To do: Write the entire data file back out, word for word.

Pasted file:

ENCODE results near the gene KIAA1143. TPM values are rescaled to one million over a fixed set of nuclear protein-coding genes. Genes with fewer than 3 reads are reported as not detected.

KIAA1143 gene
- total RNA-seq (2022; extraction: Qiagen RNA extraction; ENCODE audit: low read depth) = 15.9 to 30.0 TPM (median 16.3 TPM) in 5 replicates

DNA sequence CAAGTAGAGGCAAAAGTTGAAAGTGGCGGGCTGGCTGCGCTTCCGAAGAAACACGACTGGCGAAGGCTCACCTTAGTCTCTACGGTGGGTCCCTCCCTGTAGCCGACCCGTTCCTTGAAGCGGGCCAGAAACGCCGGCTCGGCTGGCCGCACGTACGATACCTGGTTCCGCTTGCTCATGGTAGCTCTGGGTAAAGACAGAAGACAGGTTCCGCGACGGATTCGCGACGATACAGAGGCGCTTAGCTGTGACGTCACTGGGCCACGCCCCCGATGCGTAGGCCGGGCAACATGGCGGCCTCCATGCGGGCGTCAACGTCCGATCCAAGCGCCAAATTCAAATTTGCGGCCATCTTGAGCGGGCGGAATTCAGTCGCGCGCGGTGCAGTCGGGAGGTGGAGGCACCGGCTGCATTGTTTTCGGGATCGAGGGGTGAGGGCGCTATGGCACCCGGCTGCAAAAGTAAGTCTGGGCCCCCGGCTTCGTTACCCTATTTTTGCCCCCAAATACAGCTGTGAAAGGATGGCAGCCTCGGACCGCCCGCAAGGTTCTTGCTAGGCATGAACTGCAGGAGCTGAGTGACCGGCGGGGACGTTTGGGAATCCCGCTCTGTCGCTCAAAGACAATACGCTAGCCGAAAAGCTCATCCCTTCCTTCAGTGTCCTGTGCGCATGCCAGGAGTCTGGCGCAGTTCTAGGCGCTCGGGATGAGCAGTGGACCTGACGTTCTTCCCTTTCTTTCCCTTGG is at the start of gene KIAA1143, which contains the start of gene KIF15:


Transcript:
ENCODE results near the gene KIAA1143. TPM values are rescaled to one million over a fixed set of nuclear protein-coding genes. Genes with fewer than 3 reads are reported as not detected.

KIAA1143 gene
- total RNA-seq (2022; extraction: Qiagen RNA extraction; ENCODE audit: low read depth) = 15.9 to 30.0 TPM (median 16.3 TPM) in 5 replicates

DNA sequence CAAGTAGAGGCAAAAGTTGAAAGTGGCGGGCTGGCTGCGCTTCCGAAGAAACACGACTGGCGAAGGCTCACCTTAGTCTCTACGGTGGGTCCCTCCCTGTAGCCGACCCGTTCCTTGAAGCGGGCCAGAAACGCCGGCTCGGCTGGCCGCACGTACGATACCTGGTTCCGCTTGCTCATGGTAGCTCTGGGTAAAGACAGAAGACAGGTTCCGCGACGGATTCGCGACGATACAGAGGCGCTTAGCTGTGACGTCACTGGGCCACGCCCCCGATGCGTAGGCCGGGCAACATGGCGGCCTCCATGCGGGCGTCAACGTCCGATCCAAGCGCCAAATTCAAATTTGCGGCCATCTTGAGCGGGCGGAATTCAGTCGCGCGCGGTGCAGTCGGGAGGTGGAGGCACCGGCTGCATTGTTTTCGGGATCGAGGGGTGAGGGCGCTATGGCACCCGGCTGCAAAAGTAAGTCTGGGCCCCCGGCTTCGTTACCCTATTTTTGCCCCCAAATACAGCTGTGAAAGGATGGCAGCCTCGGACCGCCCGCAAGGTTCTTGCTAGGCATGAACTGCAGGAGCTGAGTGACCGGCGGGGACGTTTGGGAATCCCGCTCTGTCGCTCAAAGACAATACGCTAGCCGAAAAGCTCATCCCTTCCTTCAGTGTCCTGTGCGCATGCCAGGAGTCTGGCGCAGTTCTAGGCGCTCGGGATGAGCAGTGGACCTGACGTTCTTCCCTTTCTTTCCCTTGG is at the start of gene KIAA1143, which contains the start of gene KIF15: